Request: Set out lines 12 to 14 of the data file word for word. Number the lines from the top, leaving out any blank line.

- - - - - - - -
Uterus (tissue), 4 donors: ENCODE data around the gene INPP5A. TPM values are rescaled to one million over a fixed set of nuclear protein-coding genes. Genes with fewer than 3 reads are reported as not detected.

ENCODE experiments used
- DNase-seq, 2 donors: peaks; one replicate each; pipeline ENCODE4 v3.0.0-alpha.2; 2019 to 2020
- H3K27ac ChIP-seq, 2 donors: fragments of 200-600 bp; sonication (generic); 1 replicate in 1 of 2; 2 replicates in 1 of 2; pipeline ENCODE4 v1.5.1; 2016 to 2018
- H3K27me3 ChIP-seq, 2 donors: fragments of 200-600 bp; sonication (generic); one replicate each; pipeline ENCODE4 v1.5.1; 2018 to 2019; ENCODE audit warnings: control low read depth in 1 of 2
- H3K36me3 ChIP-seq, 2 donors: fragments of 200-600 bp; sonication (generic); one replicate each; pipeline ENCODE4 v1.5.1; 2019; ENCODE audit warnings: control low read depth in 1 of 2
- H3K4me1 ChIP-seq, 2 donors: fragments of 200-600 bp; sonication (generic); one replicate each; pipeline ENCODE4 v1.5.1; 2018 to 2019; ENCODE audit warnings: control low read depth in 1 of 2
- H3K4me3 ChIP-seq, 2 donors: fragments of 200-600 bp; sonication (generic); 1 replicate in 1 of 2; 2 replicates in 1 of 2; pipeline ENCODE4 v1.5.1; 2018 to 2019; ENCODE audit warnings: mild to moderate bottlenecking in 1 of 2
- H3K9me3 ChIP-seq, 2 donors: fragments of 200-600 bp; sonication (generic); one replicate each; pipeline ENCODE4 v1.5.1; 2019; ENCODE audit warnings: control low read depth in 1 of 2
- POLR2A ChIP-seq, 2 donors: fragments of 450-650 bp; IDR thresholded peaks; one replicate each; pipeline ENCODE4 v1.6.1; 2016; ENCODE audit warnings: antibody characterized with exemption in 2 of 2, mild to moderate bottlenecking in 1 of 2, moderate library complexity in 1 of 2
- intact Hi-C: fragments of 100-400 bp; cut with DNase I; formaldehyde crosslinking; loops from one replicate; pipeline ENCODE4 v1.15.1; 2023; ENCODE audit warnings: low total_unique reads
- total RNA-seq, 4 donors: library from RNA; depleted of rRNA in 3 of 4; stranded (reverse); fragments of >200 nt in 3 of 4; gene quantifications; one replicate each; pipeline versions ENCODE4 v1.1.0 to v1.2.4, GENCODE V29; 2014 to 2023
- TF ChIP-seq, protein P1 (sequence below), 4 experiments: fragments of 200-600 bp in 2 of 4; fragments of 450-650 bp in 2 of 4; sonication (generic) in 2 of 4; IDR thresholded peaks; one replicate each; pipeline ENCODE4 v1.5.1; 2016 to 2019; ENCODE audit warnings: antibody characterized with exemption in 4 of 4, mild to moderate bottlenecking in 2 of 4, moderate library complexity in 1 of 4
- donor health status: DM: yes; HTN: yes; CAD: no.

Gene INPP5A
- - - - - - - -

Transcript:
- total RNA-seq, 4 donors: library from RNA; depleted of rRNA in 3 of 4; stranded (reverse); fragments of >200 nt in 3 of 4; gene quantifications; one replicate each; pipeline versions ENCODE4 v1.1.0 to v1.2.4, GENCODE V29; 2014 to 2023
- TF ChIP-seq, protein P1 (sequence below), 4 experiments: fragments of 200-600 bp in 2 of 4; fragments of 450-650 bp in 2 of 4; sonication (generic) in 2 of 4; IDR thresholded peaks; one replicate each; pipeline ENCODE4 v1.5.1; 2016 to 2019; ENCODE audit warnings: antibody characterized with exemption in 4 of 4, mild to moderate bottlenecking in 2 of 4, moderate library complexity in 1 of 4
- donor health status: DM: yes; HTN: yes; CAD: no.